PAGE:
Also within walking distance is an amazing cherry farm, Selleberg. We walked through the different types of cherry trees, picking them from the tree to taste. They have a small little shop where they sell cherry products such as jam, syrup and ice cream.
No sovereign nation has used the same flag as long as Denmark! It is said that the image for their national flag descended from the heavens as a sign from God during a battle against Estonia in 1219, lead by King Waldemar II. Denmark defeated the Estonians and from that point forward the flag design has remained unaltered. Copenhagen, the capital of Denmark, is a city packed with national landmarks, historic buildings and modern architecture, all within walking distance of each other.
We took a canal tour, and I must say, seeing all the major sites from the water truly gives you a different perspective. The tour left Nyhavn, an old commercial port pictured in the featured image. The oldest house on this strip is dated back to 1681. It also took us down to Langelinje Pier where The Little Mermaid sits. The sculpture was inspired by Hans Christian Andersen’s fairy tale. We also boated by Christiana, the freetown of Copenhagen where the boats on the water looked like they were built by residents of the area. Apparently most of the buildings throughout the area were built by the residents there, which make it a cool spot to check out architecturally. The space was originally the military barracks in Bådmandsgade. If you do plan on visiting this area please read this link for safety reasons as some of the locals are not so friendly towards outsiders.
The royal family was home on the date we visited as the flag could be seen from the water on top of her house. This area is well worth checking out by foot as the buildings are placed around an octagonal palace yard. Directly across from the Queen’s house the new opera house can be seen. It sits right on the water and was a gift for the Queen. This modern building is incredible from the water as is The Black Diamond, the Royal Library of Denmark. The Black Diamond also sits close to the water with granite tiles from Zambia reflecting the light from the water causing it to sparkle. When it is not sparkling it looks like an iPod dock.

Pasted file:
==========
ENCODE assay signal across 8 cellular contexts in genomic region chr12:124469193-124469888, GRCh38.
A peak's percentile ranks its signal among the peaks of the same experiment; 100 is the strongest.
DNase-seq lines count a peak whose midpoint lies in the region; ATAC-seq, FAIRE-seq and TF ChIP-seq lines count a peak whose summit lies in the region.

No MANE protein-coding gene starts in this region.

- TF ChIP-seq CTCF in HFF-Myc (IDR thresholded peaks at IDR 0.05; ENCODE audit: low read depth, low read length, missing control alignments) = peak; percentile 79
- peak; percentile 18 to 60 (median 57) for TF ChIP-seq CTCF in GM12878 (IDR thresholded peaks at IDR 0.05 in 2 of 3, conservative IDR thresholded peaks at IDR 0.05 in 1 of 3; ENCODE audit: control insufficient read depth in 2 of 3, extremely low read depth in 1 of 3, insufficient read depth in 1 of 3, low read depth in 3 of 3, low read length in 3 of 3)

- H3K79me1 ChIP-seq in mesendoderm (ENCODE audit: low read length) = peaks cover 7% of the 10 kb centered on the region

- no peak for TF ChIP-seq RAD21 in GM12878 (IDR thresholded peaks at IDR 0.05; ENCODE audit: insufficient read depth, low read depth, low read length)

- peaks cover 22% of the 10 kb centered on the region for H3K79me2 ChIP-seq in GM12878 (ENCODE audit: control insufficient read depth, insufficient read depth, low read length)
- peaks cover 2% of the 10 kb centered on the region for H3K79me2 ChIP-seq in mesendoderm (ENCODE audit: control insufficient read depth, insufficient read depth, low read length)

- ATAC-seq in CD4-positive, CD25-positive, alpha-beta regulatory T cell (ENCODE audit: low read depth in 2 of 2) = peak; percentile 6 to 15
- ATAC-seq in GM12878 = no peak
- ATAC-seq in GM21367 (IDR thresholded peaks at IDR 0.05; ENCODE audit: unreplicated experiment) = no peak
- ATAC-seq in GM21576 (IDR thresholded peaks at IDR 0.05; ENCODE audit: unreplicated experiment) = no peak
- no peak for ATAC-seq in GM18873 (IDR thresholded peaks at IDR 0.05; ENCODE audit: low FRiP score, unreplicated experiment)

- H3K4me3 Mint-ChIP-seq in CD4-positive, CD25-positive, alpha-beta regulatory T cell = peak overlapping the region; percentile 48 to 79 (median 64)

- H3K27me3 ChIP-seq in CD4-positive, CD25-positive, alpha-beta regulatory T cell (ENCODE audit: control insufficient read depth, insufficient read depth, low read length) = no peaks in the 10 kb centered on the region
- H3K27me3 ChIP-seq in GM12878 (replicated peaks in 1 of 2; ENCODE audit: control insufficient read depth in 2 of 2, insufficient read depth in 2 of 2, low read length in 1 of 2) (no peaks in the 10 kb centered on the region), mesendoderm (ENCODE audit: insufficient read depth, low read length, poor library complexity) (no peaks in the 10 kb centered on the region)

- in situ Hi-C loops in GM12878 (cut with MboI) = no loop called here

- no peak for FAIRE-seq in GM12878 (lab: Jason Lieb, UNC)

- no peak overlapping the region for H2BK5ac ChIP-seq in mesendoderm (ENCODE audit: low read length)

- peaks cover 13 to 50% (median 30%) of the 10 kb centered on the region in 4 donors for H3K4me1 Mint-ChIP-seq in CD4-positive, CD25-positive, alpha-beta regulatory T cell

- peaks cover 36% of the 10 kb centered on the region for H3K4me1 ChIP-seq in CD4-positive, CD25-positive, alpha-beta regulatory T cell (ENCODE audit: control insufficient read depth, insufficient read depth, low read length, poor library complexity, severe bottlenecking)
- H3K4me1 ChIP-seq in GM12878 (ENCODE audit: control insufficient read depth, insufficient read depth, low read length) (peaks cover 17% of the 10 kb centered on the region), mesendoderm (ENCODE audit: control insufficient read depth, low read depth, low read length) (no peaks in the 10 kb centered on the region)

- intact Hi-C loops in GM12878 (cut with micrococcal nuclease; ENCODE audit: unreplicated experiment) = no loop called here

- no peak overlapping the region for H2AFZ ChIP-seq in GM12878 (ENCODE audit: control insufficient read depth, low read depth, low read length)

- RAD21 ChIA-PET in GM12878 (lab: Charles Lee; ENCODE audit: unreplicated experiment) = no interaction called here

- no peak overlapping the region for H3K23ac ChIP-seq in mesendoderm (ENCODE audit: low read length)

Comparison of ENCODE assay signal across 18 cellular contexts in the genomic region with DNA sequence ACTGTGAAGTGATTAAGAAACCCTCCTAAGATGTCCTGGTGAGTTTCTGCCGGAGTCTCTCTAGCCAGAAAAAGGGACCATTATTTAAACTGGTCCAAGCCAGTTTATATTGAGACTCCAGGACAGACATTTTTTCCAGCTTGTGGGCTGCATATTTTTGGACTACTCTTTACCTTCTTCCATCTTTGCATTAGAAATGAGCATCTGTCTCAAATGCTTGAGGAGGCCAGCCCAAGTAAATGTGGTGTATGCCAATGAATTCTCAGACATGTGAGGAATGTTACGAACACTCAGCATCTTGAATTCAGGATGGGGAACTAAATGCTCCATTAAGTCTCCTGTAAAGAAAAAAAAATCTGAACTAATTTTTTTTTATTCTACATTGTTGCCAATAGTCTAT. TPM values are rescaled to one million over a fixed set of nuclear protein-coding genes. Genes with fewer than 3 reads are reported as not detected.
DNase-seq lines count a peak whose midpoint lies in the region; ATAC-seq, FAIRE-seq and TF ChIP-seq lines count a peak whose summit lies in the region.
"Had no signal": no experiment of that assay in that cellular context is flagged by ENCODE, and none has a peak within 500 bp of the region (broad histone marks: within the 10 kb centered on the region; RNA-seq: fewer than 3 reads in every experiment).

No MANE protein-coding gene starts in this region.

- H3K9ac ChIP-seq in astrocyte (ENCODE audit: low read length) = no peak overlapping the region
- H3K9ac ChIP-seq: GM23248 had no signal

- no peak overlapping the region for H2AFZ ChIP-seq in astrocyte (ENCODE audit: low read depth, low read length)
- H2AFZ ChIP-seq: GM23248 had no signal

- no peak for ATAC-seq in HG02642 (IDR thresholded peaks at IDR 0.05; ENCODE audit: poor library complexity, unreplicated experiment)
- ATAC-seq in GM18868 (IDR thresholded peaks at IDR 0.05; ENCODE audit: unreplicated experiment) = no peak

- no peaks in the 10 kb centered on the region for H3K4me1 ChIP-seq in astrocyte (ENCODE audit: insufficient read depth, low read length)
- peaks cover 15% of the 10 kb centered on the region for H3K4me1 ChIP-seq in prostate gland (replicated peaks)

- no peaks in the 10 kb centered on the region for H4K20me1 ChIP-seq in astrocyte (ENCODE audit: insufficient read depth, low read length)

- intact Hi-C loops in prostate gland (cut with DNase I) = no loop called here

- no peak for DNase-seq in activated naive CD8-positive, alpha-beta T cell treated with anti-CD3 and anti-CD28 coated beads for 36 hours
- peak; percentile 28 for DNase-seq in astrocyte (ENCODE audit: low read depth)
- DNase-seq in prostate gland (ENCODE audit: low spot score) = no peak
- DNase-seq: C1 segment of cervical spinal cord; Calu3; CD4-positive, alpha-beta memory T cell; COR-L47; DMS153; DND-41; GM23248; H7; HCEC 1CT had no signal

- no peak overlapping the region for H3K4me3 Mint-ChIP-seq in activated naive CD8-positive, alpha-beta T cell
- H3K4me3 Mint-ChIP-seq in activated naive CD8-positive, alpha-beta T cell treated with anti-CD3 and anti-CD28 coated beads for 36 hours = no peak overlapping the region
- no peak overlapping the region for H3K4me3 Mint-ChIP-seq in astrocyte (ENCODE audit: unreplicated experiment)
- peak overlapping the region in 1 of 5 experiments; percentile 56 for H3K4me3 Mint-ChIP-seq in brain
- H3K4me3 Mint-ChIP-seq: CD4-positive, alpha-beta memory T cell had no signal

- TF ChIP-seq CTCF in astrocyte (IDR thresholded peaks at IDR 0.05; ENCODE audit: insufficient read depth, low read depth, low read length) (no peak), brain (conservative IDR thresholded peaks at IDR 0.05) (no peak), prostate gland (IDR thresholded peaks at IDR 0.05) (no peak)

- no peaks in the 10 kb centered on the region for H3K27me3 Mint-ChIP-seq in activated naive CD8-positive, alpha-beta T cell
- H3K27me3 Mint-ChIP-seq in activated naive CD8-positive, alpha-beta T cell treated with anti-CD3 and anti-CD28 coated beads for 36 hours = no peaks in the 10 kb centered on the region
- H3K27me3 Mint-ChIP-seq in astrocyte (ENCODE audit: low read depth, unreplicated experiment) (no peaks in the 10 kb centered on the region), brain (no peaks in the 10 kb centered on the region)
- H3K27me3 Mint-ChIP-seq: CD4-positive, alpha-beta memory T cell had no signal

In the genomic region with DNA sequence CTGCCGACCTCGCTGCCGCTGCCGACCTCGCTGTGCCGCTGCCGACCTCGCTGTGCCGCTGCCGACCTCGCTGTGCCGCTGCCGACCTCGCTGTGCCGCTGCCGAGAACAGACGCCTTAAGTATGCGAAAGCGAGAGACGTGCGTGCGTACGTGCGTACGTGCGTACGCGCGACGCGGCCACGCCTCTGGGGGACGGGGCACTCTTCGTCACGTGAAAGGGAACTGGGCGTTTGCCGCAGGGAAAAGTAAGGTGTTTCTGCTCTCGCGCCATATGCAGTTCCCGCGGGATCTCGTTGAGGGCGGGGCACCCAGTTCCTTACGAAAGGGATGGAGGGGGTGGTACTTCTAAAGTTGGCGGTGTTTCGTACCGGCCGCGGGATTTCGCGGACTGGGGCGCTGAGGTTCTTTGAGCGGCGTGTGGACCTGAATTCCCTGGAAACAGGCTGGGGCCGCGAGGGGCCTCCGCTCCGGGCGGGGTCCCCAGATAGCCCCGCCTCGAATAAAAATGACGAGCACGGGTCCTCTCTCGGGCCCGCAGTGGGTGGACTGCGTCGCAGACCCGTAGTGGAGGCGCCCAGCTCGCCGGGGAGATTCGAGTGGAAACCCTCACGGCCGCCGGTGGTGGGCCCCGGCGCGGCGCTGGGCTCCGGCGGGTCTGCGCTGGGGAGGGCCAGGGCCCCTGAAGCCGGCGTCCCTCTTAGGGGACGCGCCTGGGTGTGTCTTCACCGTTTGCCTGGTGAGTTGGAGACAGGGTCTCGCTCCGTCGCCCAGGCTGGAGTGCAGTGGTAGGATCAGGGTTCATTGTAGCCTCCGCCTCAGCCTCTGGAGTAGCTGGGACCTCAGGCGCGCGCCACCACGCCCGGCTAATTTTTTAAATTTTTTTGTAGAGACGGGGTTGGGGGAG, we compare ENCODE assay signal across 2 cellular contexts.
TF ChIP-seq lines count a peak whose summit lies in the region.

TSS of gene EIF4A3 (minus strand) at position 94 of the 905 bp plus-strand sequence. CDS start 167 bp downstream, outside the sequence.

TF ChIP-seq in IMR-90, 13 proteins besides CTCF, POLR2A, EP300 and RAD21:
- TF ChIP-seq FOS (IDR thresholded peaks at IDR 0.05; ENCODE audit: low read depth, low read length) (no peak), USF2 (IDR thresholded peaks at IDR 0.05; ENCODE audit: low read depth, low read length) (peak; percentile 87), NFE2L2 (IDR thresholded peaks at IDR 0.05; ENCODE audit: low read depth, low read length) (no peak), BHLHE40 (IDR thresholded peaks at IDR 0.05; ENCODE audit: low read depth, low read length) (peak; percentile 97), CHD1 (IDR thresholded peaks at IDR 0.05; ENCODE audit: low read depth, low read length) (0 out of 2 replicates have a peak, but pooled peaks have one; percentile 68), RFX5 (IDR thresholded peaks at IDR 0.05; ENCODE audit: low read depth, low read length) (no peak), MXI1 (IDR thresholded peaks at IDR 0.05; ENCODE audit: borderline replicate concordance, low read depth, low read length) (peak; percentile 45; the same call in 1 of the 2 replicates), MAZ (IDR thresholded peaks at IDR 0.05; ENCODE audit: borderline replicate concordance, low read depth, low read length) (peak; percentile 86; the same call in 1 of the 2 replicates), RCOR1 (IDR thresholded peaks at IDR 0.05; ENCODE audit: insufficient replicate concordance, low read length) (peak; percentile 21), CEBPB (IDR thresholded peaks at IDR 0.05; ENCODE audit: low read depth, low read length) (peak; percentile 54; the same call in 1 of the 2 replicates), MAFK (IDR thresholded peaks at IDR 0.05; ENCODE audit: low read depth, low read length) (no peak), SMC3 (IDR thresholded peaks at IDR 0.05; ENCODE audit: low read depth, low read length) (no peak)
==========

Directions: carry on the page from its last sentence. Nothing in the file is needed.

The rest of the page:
After the canal tour we walked through Strøget, one of the longest pedestrian shopping streets in all of Europe. At the end of the street is City Hall and Tivoli. Tivoli is another old amusement park in Denmark with live music every day. We did not go in as we experienced the oldest amusement park in Denmark (Dyrehavsbakken), just outside of the city which is free to enter.
Today David and I arrived in Denmark to visit Anne, one of my family’s former Rotary exchange students. Her parents picked us up at the airport and took us just outside of Copenhagen to Dyrehavsbakken, the world’s oldest amusement park. It was first opened in 1583 when natural spring water was discovered in Dyrehaven Park. The spring water drew large crowds to the area and in return attracted entertainers and hawkers. Walking around the park in the evening was like being on set in an old movie as the lit up archways, rides and game stalls guided you through the grounds which are surrounded by forestry. It is FREE to enter the grounds and then you pay for the rides you want to try out and games you want to play for a prize. After eating we went on an old wooden roller-coaster, and then one called the Tornado, after convincing David and Anne that it wouldn’t spin that much. It was called Tornado, of course it was spinning!
The property of Dyrehaven is home to thousands of free-ranging red, fallow and Sika deer. I couldn’t believe how many of them we saw as we walked through the trail outside the park. It was the first time I had ever seen a white deer. I felt sorry for it as the poor thing could be spotted by a hunter miles away. The baby deers were walking with their moms and crossing the pathways right in front of us. We also learned about some of the plants of Denmark, one in particular called Braendenaelde (Burning Nettle) that will cause a burning sensation if it touches your skin. It lasts for about 10 minutes then goes away.